Ho Chi Minh on Lynching

Charles Brown CharlesB at SPAMCNCL.ci.detroit.mi.us
Mon Oct 30 12:56:17 MST 2000


On Lynching And The Ku Klux Klan
By Ho Chi Minh (1924)

It is well known that the Black race is the most oppressed and the
most
exploited of the human family.  It is well known that the spread of
capitalism and the discovery of the New World had as an immediate
result the
rebirth of slavery, which was for centuries a scourge for the Negroes
and a
bitter disgrace for mankind. What everyone does not perhaps know is
that
after sixty-five years of so-called emancipation, American Negroes
still
endure atrocious moral and material sufferings, of which the most
cruel
and
horrible is the custom of lynching.

The word "lynching" comes from Lynch.  Lynch was the name of a planter
in
Virginia, a landlord and judge. Availing himself of the troubles of
the
War
of Independence, he took the control of the whole district into his
hands.
He inflicted the most savage punishment, without trial or process of
law, on
Loyalists and Tories.  Thanks to the slave traders, the Ku Klux Klan,
and
other secret societies, the illegal and barbarous practice of lynching
is
spreading and continuing widely in the States of the American Union.
It has
become more inhuman since the emancipation of the Blacks, and is
especially
directed at the latter....

>From 1899 to 1919, 2,600 Blacks were lynched, including 51 women and
girls
and ten former Great War soldiers.

Among 78 Blacks lynched in 1919, 11 were burned alive, three burned
after
having been killed, 31 shot, three tortured to death, one cut into
pieces,
one drowned, and 11 put to death by various means.

Georgia heads the list with 22 victims, Mississippi follows with 12.
Both
have also three lynched soldiers to their credit.  Of the 11 burned
alive,
the first State has four and the second two.  Out of 34 cases of
systematic,
premeditated and organized lynching, it is still Georgia that holds
first
place with five.  Mississippi comes second with three.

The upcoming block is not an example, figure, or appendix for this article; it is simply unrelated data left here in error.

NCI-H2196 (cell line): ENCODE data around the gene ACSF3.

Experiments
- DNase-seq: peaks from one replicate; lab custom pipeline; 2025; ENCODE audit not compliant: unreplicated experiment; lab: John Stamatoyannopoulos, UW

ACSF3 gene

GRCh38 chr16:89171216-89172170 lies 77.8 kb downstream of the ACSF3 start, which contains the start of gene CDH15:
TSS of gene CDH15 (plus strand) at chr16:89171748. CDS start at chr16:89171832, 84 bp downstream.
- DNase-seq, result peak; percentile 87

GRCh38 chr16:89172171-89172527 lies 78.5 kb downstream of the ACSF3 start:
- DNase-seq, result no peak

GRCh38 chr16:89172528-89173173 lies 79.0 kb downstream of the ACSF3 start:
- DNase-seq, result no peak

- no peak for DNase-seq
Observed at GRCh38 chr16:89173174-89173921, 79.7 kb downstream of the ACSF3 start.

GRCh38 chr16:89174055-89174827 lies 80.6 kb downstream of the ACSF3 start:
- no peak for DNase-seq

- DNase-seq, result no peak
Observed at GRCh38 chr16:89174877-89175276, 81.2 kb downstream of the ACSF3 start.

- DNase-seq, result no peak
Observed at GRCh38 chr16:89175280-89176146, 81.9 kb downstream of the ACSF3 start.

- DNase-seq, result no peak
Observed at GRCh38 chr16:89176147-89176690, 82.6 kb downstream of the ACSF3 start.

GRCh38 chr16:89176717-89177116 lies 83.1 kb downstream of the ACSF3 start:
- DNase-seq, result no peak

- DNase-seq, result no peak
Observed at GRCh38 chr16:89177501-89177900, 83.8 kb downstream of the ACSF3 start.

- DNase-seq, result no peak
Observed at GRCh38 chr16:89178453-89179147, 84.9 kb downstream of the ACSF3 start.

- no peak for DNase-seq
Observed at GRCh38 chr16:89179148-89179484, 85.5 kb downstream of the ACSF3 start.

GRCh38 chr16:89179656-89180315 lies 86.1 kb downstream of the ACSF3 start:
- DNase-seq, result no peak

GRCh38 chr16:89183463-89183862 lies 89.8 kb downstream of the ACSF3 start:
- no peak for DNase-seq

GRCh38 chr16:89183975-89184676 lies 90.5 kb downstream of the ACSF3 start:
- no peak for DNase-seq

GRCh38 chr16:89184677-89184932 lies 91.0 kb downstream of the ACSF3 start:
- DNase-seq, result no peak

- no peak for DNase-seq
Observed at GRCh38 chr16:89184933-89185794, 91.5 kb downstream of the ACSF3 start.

Among the charges brought against the victims of 1919, we note:  one
of
having been a member of the League of Non-Partisans (independent
farmers);
one of having distributed revolutionary publications; one of
expressing
his
opinion on lynchings too freely; one of having criticized the clashes
between Whites and Blacks in Chicago; one of having been known as a
leader
of the cause of the Blacks; one for not getting out of the way and
thus
frightening a white child who was in a motorcar. In 1920, there were
fifty
lynchings, and in 1922 there were twenty-eight.

These crimes were all motivated by economic jealousy.  Either the
Negroes in
the area were more prosperous than the Whites, or the Black workers
would
not let themselves be exploited thoroughly.  In all cases, the
principle
culprits were never troubled, for the simple reason that they were
always
incited, encouraged, spurred on, then protected by politicians,
financiers,
and authorities, and above all, by the reactionary press....

The place of origin of the Ku Klux Klan is the Southern United States.
In
May, 1866 , after the Civil War, young people gathered together in a
small
locality of the State of Tennessee to set up a club.  A question of
whiling
away the time.  This organization was given the name "kuklos", a Greek
word
meaning "club".  To Americanize the word, it was changed into Ku Klux.
Hence, for more originality, Ku Klux Klan.

After big social upheavals, the public mind is naturally unsettled.
It
becomes avid for new stimuli and inclined to mysticism.  The KKK, with
its
strange garb, its bizarre rituals, its mysteries, and its secrecy,
irresistibly attracted the curiosity of the Whites in the Southern
States
and became very popular.

It consisted at first of only a group of snobs and idlers, without
political
or social purpose.  Cunning elements discovered in it a force able to
serve
their political ambitions.

The victory of the Federal Government had just freed the Negroes and
made
them citizens.  The agriculture of the South - deprived of its Black
labor,
was short of hands.  Former landlords were exposed to ruin.  The
Klansmen
proclaimed the principle of the supremacy of the white race.
Anti-Negro was
their only policy.  The agrarian and slaveholding bourgeoisie saw in
the
Klan a useful agent, almost a savior.  They gave it all the help in
their
power.  The Klan's methods ranged from intimidation to murder....

The Klan is for many reasons doomed to disappear.  The Negroes, having
learned during the war that they are a force if united, are no longer
allowing their kinsmen to be beaten or murdered with impunity.  They
are
replying to each attempt at violence by the Klan.  In July 1919, in
Washington, they stood up to the Klan and a wild mob.  The battle
raged
in
the capital for four days.  In August, they fought for five days
against the
Klan and the mob in Chicago.  Seven regiments were mobilized to
restore
order.  In September the government was obliged to send federal troops
to
Omaha to put down similar strife.  In various other States the Negroes
defend themselves no less energetically.

(Ho Chi Minh, 1924)





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